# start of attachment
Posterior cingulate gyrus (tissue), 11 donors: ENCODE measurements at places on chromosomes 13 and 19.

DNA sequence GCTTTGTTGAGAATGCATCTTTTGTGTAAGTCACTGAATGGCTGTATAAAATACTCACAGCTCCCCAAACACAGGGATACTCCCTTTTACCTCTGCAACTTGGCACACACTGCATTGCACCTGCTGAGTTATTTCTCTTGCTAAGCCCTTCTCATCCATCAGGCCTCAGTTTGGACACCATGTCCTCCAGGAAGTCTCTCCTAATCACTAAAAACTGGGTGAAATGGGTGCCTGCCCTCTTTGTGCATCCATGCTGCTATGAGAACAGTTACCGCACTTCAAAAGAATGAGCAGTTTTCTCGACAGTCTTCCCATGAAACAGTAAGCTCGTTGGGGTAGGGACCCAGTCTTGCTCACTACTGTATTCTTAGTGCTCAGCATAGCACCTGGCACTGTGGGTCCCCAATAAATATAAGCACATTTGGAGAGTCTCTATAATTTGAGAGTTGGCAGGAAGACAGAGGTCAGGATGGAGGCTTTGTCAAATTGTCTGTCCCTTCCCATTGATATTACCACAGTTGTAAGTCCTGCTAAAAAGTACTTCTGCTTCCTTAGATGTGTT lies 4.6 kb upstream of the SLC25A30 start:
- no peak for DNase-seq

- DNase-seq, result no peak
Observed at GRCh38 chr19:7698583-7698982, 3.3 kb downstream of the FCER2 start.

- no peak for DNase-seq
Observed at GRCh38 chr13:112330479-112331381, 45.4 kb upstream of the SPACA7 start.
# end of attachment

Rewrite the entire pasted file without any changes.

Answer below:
Posterior cingulate gyrus (tissue), 11 donors: ENCODE measurements at places on chromosomes 13 and 19.

DNA sequence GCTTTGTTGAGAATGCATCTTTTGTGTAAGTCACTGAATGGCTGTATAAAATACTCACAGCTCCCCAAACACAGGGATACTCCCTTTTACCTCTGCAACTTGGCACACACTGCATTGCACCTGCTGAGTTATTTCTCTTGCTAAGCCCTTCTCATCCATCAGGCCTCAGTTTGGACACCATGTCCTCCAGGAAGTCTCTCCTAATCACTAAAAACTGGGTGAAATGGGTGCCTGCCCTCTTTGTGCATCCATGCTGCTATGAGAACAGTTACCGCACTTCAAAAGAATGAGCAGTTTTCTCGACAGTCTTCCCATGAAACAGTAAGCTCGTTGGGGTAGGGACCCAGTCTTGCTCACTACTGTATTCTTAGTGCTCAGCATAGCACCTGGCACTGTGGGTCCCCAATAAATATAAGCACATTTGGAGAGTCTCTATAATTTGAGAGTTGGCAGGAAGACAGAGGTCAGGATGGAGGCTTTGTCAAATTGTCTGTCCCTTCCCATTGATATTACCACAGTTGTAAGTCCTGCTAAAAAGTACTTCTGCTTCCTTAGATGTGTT lies 4.6 kb upstream of the SLC25A30 start:
- no peak for DNase-seq

- DNase-seq, result no peak
Observed at GRCh38 chr19:7698583-7698982, 3.3 kb downstream of the FCER2 start.

- no peak for DNase-seq
Observed at GRCh38 chr13:112330479-112331381, 45.4 kb upstream of the SPACA7 start.